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perl -ne'$f{$1}++ while /({.*?})/g; END{ print "$f{$_} $_\n" for (sort {$f{$a} <=> $f{$b}} keys %f) }' $1. You're right that for such tasks the first thing in mind is good enough. btw, are you sure that there could be only one tag per line? – J.F. Sebastian Sep 18 '09 at 19:24

I often need to see a readable version of the PATH while shell scripting. The following one-liners print every path entry on it's own line.

Over time this one-liner has evolved through several phases:

UNIX (version 1):

perl -e 'print join("\n",split(":",$ENV{"PATH"}))."\n"'

Windows (version 2):

perl -e "print join(qq(\n),split(';',$ENV{'PATH'})).qq(\n)"

Both UNIX/Windows (using q/qq tip from @j-f-sebastian) (version 3):

perl -MFile::Spec -e 'print join(qq(\n),File::Spec->path).qq(\n)' # UNIX
perl -MFile::Spec -e "print join(qq(\n),File::Spec->path).qq(\n)" # Windows
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perl -MFile::Spec -E '$,=qq(\n); say File::Spec->path' – J.F. Sebastian Jan 27 '11 at 16:04
perl -MFile::Spec::Functions -E '$,=qq(\n); say path' – J.F. Sebastian Jan 27 '11 at 16:06
@J.F. Sebastian: When running with -E I get Unrecognized switch: -E (-h will show valid options). on both Windows and UNIX. I'm running perl v5.8.8 on both platforms. – Tim Lewis Jan 27 '11 at 16:20
-E enables optional features such as say() from 5.10 (since 2007). – J.F. Sebastian Jan 27 '11 at 16:29
@J.F. Sebastian: Thanks, that's a useful tidbit! – Tim Lewis Jan 27 '11 at 16:35

Network administrators have the tendency to misconfigure "subnet address" as "host address" especially while using Cisco ASDM auto-suggest. This straightforward one-liner scans the configuration files for any such configuration errors.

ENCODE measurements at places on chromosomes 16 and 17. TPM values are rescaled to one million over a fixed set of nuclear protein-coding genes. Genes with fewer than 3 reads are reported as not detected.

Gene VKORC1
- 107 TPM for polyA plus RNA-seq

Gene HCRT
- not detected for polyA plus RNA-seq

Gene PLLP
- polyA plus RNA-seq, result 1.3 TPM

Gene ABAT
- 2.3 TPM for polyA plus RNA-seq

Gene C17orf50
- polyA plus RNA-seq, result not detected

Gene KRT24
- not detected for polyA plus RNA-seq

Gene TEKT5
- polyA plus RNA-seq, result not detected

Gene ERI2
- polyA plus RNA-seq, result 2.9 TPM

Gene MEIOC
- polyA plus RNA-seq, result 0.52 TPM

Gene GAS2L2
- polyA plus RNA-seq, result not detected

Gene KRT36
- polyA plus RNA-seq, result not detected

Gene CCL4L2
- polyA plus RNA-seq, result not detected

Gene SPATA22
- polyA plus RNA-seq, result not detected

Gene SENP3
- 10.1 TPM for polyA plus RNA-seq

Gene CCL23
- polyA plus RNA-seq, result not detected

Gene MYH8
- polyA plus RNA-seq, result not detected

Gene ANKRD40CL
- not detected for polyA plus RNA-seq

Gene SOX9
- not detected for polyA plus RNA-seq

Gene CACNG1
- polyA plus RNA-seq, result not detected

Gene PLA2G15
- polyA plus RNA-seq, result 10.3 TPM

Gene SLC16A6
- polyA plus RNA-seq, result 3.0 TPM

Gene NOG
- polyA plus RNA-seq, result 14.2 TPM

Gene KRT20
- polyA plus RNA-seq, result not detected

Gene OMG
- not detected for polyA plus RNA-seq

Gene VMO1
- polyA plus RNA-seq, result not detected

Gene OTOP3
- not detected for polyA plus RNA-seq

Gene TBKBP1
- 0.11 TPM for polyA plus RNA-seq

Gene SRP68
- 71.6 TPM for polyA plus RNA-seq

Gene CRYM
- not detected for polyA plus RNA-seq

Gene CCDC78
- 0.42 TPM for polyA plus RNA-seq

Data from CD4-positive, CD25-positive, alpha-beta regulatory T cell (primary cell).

incorrect usage: permit host

correct usage: permit

perl -ne "print if /host ([\w\-\.]+){3}\.0 /" *.conf

This was tested and used on Windows, please suggest if it should be modified in any way for correct usage.

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Often I have had to convert tabular data in to configuration files. For e.g, Network cabling vendors provide the patching record in Excel format and we have to use that information to create configuration files. i.e,

Interface, Connect to, Vlan
Gi1/0/1, Desktop, 1286
Gi1/0/2, IP Phone, 1317

should become:

interface Gi1/0/1
 description Desktop
 switchport access vlan 1286

and so on. The same task re-appears in several forms in various administration tasks where a tabular data needs to be prepended with their field name and transposed to a flat structure. I have seen some DBA's waste a lot of times preparing their SQL statements from excel sheet. It can be achieved using this simple one-liner. Just save the tabular data in CSV format using your favourite spreadsheet tool and run this one-liner. The field names in header row gets prepended to individual cell values, so you may have to edit it to match your requirements.

perl -F, -lane "if ($.==1) {@keys = @F} else{print @keys[$_].$F[$_] foreach(0..$#F)} " 

The caveat is that none of the field names or values should contain any commas. Perhaps this can be further elaborated to catch such exceptions in a one-line, please improve this if possible.